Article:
Catholic Guilt


The Catholic schools of my parents’ childhoods were the haven of the working class families of The Valley. Housewives herded their broods of four or five or six off to places like Our Lady of Lourdes and Bishop Alemany, as their husbands drove off to jobs in garages and banks and factories. These second and third generation American families’ allegiance to the Church was likely as much social as it was spiritual, and enrolling their children in the parochial schools was a natural step in the cultivation of their Catholic identities.

The instructors wore habits and doled out punishment with the flats of their rulers to trembling knuckles and bruised hides. The sisters did their part in reaffirming the mingling sense of reverence and fear the men of my family have always felt toward women, while laying deep the seeds of a crippling, life-long guilt.

In other words, a proper Catholic education.

Although my parents moved out of The Valley to start our family, when the time came my older brother and I were sent to St. Catherine of Sienna to continue the family tradition of eschewing secular education. The school was built into the landscape, climbing up and down with the rise and fall of the hills. Lengths of four by fours wedged into the dirt served as stairs; the science lab was built around an ancient, sprawling tree. There was a large, terraced hill that flowed from one leg of the classrooms down to the blacktop that served as both parking lot and lunch area. Seagulls blew in from the coast and begged for scraps of our lunches. It was as if the builders of the place were originally tasked with building some pagan treehouse and, after learning of the change, had only grudgingly altered their plans.

I immediately loved the place. That there was but one nun on the teaching staff, I realize in retrospect, undoubtedly played a part in my positive memories.

The first time I remember falling in love was at St. Catherine’s. Her name was Jessie McElwee. She was the youngest of six or seven, from a proper Irish-Catholic clan, and she had a splash of freckles under her eyes that my second grade self found divine. Jessie was an aspiring stage actress, and during Lent one year my family went to see a production of A Christmas Carol she was in. Afterwards I gave her a rose, and I remember being pretty sure marriage wasn’t far off.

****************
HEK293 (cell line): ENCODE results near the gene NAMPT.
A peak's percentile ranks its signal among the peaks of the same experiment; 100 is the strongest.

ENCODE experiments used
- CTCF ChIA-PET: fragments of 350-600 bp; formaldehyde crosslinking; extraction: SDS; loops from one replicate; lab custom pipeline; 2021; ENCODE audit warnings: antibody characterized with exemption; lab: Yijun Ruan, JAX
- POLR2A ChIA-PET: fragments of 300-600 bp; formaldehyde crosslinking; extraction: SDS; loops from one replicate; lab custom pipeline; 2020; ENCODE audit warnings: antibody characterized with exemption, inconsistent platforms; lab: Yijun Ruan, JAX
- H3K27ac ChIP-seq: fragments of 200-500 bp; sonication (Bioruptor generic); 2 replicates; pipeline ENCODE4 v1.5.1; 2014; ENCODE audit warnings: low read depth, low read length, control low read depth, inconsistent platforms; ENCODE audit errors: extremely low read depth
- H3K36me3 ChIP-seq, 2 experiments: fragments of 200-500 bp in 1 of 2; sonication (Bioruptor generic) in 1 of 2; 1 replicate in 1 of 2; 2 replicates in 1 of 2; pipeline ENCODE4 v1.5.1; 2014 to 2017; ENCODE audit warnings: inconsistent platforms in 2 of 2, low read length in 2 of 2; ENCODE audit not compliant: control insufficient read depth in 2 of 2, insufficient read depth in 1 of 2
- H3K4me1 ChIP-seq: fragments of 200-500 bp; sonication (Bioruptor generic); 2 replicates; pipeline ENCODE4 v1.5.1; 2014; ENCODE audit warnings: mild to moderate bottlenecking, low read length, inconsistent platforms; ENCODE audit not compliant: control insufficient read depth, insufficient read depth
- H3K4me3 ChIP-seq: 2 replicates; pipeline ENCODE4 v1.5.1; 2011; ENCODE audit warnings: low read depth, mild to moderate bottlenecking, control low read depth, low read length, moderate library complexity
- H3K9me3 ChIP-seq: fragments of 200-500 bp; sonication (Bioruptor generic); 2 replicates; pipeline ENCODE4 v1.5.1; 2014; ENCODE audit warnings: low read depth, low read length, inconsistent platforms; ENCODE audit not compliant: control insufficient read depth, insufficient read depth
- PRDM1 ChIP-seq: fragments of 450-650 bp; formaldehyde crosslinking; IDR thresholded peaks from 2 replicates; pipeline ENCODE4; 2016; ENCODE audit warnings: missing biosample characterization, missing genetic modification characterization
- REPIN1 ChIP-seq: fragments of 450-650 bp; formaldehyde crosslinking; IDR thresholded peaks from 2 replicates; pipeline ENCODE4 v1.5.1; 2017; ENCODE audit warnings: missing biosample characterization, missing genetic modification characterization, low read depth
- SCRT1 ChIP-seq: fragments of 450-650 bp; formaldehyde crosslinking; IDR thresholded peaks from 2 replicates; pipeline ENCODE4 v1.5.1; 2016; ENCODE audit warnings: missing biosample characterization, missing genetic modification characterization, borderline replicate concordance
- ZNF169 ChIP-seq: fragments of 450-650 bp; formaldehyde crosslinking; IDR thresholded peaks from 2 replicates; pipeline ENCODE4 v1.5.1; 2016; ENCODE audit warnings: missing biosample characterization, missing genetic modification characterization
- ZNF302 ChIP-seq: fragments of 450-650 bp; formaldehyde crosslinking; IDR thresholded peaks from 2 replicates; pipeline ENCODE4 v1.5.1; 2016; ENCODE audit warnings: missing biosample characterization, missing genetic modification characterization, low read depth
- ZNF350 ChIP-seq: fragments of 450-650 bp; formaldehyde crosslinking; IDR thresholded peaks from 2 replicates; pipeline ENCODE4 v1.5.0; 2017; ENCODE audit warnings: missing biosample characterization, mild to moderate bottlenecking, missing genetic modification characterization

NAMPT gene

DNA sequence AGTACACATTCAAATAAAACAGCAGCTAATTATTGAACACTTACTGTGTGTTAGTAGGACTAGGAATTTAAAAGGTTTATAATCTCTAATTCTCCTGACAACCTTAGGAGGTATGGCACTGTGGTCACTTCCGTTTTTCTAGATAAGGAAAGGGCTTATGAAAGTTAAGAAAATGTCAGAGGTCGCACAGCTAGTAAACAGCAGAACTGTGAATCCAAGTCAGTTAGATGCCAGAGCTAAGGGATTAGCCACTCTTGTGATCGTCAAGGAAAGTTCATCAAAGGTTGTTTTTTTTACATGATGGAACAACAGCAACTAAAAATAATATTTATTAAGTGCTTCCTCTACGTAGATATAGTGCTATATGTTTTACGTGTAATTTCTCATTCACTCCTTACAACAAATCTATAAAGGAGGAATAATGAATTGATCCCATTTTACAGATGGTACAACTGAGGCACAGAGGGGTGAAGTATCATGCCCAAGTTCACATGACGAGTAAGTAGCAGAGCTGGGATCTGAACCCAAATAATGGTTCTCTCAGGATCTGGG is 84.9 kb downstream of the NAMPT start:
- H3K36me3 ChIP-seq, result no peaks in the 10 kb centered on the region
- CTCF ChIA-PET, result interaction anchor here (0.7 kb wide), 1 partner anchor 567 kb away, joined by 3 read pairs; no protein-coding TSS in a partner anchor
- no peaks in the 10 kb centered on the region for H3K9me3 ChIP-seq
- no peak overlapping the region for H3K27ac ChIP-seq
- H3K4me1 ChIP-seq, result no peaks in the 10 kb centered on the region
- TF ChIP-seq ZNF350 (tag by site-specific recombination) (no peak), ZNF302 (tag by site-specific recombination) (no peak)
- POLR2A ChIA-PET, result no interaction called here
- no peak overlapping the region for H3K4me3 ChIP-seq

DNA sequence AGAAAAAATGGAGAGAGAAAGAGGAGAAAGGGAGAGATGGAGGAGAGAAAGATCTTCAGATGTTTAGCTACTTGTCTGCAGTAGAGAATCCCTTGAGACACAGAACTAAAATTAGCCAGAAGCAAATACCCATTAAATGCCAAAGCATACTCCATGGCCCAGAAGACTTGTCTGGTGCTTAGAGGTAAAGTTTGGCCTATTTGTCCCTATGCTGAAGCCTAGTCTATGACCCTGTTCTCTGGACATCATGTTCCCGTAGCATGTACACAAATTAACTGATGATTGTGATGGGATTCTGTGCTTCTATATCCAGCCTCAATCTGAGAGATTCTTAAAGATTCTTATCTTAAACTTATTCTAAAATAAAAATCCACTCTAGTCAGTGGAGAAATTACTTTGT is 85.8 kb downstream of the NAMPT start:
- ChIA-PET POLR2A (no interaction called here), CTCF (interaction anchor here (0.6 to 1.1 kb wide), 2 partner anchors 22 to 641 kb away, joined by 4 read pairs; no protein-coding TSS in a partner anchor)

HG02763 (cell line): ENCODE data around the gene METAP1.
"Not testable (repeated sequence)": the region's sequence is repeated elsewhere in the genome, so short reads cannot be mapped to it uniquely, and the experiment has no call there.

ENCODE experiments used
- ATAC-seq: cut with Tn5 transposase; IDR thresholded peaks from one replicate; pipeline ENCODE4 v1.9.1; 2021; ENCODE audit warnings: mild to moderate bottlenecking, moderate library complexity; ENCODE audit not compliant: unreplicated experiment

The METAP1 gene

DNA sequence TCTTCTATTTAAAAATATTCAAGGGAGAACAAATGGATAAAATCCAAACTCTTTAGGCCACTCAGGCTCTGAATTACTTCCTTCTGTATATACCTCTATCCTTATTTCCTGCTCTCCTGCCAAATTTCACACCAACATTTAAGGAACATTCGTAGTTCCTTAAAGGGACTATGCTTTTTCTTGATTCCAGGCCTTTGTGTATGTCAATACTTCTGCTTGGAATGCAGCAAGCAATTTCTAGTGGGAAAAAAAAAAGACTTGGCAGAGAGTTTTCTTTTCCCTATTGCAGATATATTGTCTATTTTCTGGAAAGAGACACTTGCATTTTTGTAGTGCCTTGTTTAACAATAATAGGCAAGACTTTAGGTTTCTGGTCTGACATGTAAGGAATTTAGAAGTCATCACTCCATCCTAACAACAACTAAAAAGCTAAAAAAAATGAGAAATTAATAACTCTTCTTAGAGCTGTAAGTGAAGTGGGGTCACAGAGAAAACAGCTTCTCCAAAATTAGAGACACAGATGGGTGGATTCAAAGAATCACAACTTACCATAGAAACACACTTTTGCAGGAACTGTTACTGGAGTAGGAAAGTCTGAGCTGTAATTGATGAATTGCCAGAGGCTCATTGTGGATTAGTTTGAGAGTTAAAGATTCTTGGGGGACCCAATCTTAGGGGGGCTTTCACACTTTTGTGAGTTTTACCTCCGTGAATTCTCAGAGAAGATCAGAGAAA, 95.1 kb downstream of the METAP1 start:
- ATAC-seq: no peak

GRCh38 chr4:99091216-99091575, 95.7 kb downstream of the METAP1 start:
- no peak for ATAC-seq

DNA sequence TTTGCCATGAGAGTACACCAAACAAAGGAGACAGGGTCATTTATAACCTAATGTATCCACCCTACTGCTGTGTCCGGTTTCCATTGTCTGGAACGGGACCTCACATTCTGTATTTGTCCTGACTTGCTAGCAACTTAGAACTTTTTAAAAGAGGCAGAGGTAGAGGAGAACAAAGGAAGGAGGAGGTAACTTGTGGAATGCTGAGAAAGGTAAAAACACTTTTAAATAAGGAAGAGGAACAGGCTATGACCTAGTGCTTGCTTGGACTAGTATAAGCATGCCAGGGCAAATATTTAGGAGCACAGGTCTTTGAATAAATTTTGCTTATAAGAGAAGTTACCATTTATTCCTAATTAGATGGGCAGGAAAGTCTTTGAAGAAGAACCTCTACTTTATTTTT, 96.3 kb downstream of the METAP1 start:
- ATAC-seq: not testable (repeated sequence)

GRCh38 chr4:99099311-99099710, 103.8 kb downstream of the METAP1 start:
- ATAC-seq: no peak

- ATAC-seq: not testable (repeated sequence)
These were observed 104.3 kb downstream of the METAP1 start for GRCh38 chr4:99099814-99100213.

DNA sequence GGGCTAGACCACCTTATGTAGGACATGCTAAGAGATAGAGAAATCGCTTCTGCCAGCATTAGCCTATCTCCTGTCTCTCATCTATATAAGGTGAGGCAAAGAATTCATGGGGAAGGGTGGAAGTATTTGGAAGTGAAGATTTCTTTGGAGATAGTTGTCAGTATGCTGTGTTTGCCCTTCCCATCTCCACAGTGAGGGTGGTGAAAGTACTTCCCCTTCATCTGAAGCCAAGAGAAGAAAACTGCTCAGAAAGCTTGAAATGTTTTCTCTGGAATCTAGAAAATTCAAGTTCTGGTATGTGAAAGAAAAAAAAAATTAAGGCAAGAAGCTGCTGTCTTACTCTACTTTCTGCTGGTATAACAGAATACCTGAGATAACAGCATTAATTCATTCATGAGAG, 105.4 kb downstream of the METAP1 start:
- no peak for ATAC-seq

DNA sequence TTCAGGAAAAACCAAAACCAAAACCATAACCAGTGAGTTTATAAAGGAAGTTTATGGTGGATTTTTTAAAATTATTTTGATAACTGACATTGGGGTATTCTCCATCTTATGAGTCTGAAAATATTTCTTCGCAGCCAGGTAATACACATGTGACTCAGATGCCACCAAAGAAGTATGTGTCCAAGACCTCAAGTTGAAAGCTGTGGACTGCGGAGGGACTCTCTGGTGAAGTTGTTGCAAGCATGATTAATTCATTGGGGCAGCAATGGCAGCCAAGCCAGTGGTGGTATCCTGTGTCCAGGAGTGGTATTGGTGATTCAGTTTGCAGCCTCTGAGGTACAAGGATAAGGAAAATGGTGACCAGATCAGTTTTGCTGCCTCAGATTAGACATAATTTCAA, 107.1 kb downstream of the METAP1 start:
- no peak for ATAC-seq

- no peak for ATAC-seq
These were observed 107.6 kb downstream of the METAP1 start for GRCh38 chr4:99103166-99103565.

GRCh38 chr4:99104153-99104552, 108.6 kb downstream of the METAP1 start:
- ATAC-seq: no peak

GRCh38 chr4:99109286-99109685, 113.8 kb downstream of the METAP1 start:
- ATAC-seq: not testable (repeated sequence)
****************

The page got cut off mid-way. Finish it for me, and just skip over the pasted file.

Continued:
She moved away at the end of the year and I never saw her again.

I recently found Jessie on Facebook. Her page was semi-private, but I was able to scroll through a selection of her profile pictures. She looks much the same as I remember, only a decade and a half aged. She is pretty in a decidedly uncontroversial way, and her childhood freckles have faded, or perhaps revealed themselves as an embellishment of my memory.

I thought, in a moment of whimsy, of sending her friend request. What a wonderful story it would make, social media rekindling our lost playground romance. The moment passed almost as quickly as it came. There are no happy endings to come from digging up fossilized perfection and exposing it to the harsh expectations of the present. Besides, if vices negate virtues, I have even less to offer now than I did then. Time begets decay in all things, and the soul is no exception.

My Catholic schooling lasted all of two years. When my grandparents sent my parents off to Catholic school it was as a matter of course; tuition was such that my dad and his three brothers all attended on my grandfather’s income as operator of an auto garage. Whether a generational or geographical difference, or both, my parents discovered the Catholic education facing my brothers and me to be of another ilk entirely. My classmates came from families who would eventually pay high school tuitions that dwarfed most colleges’.

Theirs was a kind of wealth that forces a readjustment of perception, even among the well off. Faced with this readjustment, my parents pulled us out of St. Catherine’s and enrolled us in the local public school system. If salvation can be bought, they found the price a bit too steep.

I drove past St. Catherine’s the other day, for the first time in a long while. The place of my memory is no more. It has been leveled and rebuilt, and from the highway looks more like a resort than a place of education, let alone a place of God. That pagan spirit has been replaced by stiff stucco and redundant archways, terra cotta tiling. It is big, impressive, and really quite lovely. I can’t help but to hate it.

Maybe it’s for the best. The perfection of my youth has been razed, but lives on in my head. If time begets decay, then reverie provides respite, however brief. The walls spring back up as I remember, the feelings come pouring back, pure and unaltered. Jessie’s eyes sparkle above her freckles and I still know how to love.

I can hear the gulls once more, and feel the ocean in the breeze.

image –Shutterstock